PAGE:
How a new mother copes with the challenges of moth-
erhood is also very individual and can be addressed
within Lazarus and Folkman’s (1984) theory of stress,
appraisal, and coping. This theory considers an indi-
vidual’s efforts to manage stressors that are taxing or
potentially exceeding their resources. Women with
low SES are at greater risk of developing both antenatal
depression and PPD (Beeber & Miles, 2003; Beeghly
et al., 2003; Rich-Edwards et al., 2006). Furthermore,
women with lower incomes are less likely to have ad-
equate access to mental health services and are least
likely to report symptoms of depression to health
care professionals (Kimerling & Baumrind, 2005;
Song, Sands, & Wong, 2004).
Few researchers speciﬁcally set out to determine
how demographic factors such as income, education,
and age correlate with postpartum mood disorders.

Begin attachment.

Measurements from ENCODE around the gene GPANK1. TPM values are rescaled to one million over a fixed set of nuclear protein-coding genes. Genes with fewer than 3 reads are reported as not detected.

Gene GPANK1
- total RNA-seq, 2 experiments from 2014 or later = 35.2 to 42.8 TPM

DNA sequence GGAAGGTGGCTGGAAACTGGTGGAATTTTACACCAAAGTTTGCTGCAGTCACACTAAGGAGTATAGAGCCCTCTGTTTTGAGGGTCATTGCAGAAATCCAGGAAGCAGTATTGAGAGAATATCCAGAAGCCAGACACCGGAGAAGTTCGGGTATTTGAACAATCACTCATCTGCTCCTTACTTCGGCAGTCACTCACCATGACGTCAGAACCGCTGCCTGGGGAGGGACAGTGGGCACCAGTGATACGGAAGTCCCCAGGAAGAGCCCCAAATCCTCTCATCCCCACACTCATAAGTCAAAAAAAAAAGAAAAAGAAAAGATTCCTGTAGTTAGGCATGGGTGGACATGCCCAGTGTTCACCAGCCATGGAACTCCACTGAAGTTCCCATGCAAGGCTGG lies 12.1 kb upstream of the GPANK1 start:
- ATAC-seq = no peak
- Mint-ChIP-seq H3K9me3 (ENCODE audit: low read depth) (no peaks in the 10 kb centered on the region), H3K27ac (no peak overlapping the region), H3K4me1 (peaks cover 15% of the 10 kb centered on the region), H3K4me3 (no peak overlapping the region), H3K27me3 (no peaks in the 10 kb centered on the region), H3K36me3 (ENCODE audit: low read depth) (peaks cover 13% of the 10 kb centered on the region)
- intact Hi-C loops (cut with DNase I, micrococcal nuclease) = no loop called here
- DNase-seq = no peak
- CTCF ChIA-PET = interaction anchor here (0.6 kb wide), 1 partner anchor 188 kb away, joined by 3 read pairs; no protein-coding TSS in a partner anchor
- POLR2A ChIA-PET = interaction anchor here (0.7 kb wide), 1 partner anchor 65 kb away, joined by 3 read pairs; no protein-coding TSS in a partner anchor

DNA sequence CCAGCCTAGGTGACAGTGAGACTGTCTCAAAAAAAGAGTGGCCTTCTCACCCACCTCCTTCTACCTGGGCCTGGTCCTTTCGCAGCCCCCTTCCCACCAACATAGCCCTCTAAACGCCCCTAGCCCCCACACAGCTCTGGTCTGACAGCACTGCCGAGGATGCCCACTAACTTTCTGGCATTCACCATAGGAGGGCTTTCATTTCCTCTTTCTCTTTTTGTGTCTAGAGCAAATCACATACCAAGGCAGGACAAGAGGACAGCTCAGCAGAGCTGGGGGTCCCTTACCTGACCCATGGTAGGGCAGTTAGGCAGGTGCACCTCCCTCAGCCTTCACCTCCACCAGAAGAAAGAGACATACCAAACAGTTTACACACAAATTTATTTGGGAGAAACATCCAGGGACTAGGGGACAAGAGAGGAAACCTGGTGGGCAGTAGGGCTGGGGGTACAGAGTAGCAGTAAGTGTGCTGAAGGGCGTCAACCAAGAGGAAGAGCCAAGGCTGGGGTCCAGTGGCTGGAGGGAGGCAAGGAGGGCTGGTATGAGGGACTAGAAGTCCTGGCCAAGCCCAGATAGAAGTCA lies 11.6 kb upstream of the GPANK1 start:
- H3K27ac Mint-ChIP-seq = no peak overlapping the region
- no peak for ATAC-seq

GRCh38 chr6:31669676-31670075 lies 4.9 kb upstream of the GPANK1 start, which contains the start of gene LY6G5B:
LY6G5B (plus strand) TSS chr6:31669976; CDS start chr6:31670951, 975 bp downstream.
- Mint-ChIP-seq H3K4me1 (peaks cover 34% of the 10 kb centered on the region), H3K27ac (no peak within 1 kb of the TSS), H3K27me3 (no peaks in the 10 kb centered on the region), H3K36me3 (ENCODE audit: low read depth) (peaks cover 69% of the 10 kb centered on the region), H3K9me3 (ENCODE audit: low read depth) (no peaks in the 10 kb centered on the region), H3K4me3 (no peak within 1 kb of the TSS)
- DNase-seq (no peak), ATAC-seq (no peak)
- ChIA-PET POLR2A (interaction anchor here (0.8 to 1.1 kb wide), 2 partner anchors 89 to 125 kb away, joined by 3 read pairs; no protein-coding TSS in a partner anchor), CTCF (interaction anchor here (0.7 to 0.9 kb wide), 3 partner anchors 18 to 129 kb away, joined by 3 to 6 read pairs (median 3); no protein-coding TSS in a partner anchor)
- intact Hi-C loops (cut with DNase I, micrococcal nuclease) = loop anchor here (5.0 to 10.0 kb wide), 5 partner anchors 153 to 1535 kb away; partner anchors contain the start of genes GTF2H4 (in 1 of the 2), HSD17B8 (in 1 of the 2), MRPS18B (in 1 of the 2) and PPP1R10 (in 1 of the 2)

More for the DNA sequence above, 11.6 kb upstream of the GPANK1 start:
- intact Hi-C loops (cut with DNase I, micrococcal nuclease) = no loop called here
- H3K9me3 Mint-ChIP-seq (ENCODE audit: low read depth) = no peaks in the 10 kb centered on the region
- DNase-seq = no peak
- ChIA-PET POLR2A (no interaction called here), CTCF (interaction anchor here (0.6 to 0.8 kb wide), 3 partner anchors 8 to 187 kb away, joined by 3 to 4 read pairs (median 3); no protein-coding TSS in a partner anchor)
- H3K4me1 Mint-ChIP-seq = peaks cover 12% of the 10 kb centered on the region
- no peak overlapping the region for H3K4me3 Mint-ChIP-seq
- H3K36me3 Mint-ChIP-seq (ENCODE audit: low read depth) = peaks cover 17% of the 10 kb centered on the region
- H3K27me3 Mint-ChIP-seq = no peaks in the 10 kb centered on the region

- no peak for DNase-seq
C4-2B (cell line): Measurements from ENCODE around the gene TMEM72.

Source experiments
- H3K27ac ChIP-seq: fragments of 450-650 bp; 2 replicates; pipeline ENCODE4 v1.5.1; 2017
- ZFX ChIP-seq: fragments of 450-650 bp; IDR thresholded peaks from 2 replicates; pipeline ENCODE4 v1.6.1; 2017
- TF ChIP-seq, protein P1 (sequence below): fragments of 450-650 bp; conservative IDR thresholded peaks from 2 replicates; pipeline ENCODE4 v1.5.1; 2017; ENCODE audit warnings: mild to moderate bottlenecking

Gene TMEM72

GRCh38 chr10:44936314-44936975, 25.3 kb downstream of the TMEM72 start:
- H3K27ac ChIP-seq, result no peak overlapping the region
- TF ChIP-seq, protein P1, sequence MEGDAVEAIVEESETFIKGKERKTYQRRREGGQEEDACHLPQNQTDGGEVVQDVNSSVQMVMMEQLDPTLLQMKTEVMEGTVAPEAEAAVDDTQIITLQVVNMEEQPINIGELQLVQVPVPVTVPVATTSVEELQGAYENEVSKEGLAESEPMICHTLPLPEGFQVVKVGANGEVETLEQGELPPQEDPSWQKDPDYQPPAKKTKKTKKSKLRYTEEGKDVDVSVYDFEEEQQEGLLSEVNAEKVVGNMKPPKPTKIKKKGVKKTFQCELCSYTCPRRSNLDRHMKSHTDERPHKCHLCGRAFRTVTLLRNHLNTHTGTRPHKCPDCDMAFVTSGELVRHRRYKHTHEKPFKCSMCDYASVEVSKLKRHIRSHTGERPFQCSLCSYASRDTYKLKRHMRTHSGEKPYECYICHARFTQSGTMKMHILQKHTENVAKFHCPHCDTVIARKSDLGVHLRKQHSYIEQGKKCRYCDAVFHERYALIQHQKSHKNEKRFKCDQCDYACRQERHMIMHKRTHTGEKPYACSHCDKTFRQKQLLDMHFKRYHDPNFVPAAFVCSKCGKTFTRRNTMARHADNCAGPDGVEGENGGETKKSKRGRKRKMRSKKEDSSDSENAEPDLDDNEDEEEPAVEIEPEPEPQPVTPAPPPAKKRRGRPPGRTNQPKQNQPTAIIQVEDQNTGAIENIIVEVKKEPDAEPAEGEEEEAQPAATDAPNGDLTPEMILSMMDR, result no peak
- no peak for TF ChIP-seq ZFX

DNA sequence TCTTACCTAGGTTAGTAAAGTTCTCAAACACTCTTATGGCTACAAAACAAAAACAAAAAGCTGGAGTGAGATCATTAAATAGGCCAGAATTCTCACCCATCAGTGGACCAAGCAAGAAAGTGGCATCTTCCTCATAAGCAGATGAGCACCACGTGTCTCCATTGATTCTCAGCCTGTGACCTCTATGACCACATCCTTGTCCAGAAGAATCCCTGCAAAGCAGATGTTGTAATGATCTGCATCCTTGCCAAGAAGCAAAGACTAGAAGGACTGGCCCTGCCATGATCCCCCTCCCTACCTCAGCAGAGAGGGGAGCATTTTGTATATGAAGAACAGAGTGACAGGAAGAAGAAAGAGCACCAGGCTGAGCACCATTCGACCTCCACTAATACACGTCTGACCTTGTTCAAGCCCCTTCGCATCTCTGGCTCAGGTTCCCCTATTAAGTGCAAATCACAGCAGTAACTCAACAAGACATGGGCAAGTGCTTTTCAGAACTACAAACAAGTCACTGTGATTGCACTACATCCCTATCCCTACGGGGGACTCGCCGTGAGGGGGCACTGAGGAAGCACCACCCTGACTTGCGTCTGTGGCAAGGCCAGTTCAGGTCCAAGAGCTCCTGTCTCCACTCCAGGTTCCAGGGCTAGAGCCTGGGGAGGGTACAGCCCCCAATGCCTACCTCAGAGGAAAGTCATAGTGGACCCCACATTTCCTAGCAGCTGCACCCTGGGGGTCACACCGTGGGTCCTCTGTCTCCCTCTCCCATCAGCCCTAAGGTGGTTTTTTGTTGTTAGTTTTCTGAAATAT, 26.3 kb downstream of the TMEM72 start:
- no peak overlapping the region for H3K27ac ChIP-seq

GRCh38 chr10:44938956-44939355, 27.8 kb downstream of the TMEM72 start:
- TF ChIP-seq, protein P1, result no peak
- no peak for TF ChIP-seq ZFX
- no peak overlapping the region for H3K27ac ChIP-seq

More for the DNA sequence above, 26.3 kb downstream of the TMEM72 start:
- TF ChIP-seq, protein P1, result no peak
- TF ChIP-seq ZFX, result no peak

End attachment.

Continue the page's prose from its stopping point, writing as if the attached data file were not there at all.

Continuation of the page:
Even fewer studies have compared afﬂuent and low-
income women longitudinally from the prenatal
period through 3 months postpartum. Therefore, the
overall purpose of this study was to examine SES as
a risk factor for depressive symptoms among women
in late pregnancy through their third month postpar-
tum. A secondary objective was to determine which
of the four components of SES (income, marital status,
education level, employment) was a speciﬁc risk factor
for elevated postpartum depressive symptoms beyond
their initial contribution to prenatal depression.
The research evidence for a relationship between SES
and depressive symptoms during the childbearing
period is conﬂicting. Some studies suggest that low
SES contributes to the development of PPD and that
a higher SES is protective against PPD, whereas others
report that low SES has very little inﬂuence on the de-